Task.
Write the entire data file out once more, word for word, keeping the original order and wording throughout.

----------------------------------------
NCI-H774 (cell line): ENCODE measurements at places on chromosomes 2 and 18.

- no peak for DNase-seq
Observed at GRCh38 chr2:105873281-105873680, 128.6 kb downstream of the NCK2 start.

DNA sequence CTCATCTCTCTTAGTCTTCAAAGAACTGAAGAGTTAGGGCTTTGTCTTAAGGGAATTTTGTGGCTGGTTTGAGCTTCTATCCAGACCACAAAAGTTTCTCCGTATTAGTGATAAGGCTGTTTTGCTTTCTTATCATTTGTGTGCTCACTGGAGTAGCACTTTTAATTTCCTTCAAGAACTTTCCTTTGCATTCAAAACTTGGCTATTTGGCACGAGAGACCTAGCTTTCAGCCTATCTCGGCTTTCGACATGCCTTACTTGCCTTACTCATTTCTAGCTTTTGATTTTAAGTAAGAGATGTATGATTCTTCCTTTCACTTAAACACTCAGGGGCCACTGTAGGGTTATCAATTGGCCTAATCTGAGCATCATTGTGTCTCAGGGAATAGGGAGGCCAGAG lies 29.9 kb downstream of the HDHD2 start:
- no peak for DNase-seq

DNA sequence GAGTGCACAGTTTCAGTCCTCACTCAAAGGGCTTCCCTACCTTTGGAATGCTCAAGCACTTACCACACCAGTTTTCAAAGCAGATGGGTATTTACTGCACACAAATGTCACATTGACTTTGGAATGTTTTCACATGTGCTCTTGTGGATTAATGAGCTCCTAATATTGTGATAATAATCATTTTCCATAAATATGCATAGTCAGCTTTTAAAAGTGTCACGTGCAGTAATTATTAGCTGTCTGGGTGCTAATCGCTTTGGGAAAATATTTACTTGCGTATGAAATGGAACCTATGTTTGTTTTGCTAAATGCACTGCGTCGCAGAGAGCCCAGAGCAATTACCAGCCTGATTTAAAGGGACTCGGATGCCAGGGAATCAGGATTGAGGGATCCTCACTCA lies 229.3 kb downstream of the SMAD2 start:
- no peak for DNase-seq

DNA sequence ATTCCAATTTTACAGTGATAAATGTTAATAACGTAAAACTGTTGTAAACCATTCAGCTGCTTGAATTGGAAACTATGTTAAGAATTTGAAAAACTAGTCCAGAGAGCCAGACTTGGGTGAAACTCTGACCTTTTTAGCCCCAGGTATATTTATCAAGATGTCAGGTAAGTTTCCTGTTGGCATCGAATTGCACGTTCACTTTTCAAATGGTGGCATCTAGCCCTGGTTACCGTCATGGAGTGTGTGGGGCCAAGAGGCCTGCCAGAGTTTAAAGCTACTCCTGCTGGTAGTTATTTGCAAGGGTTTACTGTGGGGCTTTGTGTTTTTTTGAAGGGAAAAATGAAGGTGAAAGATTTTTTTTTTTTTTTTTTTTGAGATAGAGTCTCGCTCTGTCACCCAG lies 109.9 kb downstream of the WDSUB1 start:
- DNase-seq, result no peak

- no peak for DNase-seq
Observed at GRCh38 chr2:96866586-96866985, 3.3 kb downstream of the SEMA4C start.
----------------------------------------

NCI-H774 (cell line): ENCODE measurements at places on chromosomes 2 and 18.

- no peak for DNase-seq
Observed at GRCh38 chr2:105873281-105873680, 128.6 kb downstream of the NCK2 start.

DNA sequence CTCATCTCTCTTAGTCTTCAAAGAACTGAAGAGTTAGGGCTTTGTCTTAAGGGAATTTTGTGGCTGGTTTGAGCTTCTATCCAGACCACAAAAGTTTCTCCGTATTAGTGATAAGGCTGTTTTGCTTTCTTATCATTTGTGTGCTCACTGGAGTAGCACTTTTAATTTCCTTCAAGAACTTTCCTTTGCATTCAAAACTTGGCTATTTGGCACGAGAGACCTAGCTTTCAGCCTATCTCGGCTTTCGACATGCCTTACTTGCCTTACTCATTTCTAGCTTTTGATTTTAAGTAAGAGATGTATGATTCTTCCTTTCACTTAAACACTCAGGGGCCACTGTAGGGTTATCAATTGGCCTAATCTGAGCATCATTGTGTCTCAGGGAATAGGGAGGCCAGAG lies 29.9 kb downstream of the HDHD2 start:
- no peak for DNase-seq

DNA sequence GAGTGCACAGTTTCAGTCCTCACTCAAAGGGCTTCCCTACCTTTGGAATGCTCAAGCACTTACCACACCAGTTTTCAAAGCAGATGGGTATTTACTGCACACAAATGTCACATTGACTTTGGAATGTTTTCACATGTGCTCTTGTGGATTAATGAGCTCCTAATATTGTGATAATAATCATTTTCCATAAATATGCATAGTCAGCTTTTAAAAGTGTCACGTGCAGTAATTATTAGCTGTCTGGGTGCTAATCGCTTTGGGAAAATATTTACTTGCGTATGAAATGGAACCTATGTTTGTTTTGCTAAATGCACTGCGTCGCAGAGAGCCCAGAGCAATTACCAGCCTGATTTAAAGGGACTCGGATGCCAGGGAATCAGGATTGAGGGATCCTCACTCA lies 229.3 kb downstream of the SMAD2 start:
- no peak for DNase-seq

DNA sequence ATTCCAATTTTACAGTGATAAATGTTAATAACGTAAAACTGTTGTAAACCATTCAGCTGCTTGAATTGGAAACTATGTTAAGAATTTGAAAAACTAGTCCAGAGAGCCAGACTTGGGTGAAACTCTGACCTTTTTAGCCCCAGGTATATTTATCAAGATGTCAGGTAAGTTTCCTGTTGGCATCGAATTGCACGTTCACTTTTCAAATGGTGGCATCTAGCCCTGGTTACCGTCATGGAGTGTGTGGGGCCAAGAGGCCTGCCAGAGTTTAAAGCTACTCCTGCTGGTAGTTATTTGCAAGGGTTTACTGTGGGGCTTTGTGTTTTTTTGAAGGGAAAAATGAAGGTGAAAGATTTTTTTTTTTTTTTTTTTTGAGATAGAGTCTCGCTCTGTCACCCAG lies 109.9 kb downstream of the WDSUB1 start:
- DNase-seq, result no peak

- no peak for DNase-seq
Observed at GRCh38 chr2:96866586-96866985, 3.3 kb downstream of the SEMA4C start.